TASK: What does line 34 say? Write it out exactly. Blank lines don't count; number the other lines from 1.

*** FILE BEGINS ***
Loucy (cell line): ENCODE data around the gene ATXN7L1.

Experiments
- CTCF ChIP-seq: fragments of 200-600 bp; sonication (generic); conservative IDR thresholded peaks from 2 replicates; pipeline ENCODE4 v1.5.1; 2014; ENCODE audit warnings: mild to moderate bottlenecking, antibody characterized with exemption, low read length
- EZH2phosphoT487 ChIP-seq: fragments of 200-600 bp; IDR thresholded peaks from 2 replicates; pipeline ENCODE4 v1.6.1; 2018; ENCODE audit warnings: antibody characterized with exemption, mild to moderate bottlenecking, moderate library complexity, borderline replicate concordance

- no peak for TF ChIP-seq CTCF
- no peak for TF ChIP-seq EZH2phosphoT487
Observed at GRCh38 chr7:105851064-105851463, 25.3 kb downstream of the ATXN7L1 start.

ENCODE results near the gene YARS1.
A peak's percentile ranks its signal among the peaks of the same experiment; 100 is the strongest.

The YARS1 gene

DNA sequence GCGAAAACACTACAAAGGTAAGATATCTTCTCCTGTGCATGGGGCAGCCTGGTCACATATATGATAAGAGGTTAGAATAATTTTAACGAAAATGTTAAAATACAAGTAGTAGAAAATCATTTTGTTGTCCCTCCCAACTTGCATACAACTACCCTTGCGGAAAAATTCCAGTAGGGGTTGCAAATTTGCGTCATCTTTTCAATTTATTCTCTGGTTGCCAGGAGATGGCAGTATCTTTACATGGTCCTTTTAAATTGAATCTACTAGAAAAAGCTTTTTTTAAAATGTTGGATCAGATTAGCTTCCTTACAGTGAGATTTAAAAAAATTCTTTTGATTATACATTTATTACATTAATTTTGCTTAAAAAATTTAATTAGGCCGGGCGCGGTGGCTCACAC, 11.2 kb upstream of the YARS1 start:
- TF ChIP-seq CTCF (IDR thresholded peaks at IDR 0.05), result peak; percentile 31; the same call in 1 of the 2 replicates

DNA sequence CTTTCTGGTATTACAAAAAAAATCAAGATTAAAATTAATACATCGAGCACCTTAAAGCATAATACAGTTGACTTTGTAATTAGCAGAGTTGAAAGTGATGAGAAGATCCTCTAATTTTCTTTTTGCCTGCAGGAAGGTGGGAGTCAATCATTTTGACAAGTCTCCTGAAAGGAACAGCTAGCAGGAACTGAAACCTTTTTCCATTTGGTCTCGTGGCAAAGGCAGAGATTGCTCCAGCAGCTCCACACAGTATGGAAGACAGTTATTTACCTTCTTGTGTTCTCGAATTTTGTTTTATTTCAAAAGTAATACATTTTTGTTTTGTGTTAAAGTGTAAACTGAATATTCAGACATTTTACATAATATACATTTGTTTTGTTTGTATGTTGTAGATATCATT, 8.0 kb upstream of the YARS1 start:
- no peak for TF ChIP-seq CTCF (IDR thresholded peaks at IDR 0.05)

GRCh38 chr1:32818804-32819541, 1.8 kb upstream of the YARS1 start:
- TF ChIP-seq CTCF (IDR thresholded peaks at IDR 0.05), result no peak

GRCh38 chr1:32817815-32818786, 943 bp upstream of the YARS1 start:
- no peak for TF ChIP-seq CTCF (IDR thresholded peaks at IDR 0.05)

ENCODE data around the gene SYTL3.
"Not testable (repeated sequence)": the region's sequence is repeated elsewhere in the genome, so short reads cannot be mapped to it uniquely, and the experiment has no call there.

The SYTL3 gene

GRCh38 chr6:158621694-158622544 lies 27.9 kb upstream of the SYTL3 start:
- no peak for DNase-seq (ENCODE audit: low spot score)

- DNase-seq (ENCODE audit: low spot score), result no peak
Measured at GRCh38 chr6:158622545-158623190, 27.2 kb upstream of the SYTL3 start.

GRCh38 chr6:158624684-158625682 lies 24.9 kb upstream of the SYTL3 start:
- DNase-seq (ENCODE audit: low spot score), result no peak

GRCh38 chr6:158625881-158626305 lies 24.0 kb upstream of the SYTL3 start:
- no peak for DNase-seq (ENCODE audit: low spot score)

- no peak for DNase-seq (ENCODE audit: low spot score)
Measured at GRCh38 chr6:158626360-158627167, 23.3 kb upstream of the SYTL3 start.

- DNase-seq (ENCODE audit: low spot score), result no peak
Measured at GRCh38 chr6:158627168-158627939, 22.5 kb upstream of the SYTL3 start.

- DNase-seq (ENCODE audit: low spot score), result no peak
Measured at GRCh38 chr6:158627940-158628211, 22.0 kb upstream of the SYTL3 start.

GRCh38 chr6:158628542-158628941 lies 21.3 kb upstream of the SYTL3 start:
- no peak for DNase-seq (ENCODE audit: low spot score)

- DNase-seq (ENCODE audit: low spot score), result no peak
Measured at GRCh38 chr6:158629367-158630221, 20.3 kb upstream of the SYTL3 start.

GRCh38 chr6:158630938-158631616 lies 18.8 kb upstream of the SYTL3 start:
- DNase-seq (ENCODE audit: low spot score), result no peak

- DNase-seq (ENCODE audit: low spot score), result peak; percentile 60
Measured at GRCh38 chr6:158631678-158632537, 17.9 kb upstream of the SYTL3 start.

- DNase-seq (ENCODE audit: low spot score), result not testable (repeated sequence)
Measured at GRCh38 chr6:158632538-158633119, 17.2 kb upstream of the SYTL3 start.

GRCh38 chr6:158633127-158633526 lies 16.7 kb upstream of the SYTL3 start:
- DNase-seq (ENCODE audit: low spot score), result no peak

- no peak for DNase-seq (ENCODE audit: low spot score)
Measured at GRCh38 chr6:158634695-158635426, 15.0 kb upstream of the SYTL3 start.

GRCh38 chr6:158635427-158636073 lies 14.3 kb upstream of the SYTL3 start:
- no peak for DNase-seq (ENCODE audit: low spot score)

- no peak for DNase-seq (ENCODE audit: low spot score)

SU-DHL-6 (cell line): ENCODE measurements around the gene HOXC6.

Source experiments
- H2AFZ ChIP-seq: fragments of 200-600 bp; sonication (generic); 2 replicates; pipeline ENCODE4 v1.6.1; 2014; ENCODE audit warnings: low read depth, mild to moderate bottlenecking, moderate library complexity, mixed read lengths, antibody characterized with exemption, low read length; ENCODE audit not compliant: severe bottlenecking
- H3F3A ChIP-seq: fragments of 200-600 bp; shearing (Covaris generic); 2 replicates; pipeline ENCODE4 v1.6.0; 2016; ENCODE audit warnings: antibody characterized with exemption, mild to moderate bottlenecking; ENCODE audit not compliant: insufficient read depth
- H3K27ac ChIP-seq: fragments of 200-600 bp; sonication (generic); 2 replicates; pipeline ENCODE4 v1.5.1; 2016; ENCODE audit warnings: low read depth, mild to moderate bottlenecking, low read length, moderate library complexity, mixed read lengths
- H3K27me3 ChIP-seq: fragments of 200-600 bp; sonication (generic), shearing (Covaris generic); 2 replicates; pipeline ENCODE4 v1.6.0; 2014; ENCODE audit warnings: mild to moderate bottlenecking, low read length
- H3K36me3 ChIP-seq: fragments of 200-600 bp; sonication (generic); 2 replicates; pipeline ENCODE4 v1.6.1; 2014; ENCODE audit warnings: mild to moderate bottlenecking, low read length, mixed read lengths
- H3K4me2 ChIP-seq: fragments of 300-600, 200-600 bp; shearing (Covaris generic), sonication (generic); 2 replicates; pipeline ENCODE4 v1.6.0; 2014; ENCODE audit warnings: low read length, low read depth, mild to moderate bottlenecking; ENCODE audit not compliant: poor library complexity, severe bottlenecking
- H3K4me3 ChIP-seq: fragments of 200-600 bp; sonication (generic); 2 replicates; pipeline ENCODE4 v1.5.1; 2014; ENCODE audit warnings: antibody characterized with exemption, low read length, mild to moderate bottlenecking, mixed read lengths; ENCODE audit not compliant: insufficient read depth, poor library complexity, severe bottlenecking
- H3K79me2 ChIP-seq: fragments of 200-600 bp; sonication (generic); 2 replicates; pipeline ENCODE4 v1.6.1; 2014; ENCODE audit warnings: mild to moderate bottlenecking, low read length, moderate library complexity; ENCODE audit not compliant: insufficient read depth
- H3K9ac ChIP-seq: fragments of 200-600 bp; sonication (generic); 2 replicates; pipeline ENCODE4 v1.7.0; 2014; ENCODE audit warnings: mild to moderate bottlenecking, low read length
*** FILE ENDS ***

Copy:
- DNase-seq (ENCODE audit: low spot score), result no peak